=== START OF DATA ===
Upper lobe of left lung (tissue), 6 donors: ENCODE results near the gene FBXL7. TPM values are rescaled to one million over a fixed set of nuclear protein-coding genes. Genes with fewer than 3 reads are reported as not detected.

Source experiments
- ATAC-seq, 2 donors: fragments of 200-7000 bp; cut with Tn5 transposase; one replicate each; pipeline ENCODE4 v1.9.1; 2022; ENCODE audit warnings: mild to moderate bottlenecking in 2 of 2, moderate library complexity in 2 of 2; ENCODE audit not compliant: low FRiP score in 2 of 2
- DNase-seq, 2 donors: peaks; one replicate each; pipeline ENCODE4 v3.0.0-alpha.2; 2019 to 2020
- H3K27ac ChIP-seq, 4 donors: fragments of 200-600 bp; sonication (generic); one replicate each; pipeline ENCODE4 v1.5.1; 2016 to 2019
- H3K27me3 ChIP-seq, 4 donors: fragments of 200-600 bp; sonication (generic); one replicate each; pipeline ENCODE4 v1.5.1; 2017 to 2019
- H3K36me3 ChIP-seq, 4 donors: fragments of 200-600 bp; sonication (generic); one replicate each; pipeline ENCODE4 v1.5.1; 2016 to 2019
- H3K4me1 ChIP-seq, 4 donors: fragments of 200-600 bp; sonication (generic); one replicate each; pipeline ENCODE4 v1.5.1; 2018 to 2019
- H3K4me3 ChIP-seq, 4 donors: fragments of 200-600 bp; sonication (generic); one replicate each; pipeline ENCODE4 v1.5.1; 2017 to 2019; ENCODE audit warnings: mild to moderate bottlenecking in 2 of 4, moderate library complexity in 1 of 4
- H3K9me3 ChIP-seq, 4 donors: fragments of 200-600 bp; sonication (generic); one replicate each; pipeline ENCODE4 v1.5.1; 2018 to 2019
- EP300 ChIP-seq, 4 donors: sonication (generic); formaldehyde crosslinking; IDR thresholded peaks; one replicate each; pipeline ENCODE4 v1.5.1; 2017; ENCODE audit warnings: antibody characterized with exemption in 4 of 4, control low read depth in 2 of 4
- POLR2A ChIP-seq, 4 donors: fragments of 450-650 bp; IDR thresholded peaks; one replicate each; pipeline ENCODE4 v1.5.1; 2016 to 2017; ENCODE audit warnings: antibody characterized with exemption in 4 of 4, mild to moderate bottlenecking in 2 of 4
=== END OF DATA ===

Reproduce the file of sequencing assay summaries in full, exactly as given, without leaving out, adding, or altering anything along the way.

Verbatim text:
Upper lobe of left lung (tissue), 6 donors: ENCODE results near the gene FBXL7. TPM values are rescaled to one million over a fixed set of nuclear protein-coding genes. Genes with fewer than 3 reads are reported as not detected.

Source experiments
- ATAC-seq, 2 donors: fragments of 200-7000 bp; cut with Tn5 transposase; one replicate each; pipeline ENCODE4 v1.9.1; 2022; ENCODE audit warnings: mild to moderate bottlenecking in 2 of 2, moderate library complexity in 2 of 2; ENCODE audit not compliant: low FRiP score in 2 of 2
- DNase-seq, 2 donors: peaks; one replicate each; pipeline ENCODE4 v3.0.0-alpha.2; 2019 to 2020
- H3K27ac ChIP-seq, 4 donors: fragments of 200-600 bp; sonication (generic); one replicate each; pipeline ENCODE4 v1.5.1; 2016 to 2019
- H3K27me3 ChIP-seq, 4 donors: fragments of 200-600 bp; sonication (generic); one replicate each; pipeline ENCODE4 v1.5.1; 2017 to 2019
- H3K36me3 ChIP-seq, 4 donors: fragments of 200-600 bp; sonication (generic); one replicate each; pipeline ENCODE4 v1.5.1; 2016 to 2019
- H3K4me1 ChIP-seq, 4 donors: fragments of 200-600 bp; sonication (generic); one replicate each; pipeline ENCODE4 v1.5.1; 2018 to 2019
- H3K4me3 ChIP-seq, 4 donors: fragments of 200-600 bp; sonication (generic); one replicate each; pipeline ENCODE4 v1.5.1; 2017 to 2019; ENCODE audit warnings: mild to moderate bottlenecking in 2 of 4, moderate library complexity in 1 of 4
- H3K9me3 ChIP-seq, 4 donors: fragments of 200-600 bp; sonication (generic); one replicate each; pipeline ENCODE4 v1.5.1; 2018 to 2019
- EP300 ChIP-seq, 4 donors: sonication (generic); formaldehyde crosslinking; IDR thresholded peaks; one replicate each; pipeline ENCODE4 v1.5.1; 2017; ENCODE audit warnings: antibody characterized with exemption in 4 of 4, control low read depth in 2 of 4
- POLR2A ChIP-seq, 4 donors: fragments of 450-650 bp; IDR thresholded peaks; one replicate each; pipeline ENCODE4 v1.5.1; 2016 to 2017; ENCODE audit warnings: antibody characterized with exemption in 4 of 4, mild to moderate bottlenecking in 2 of 4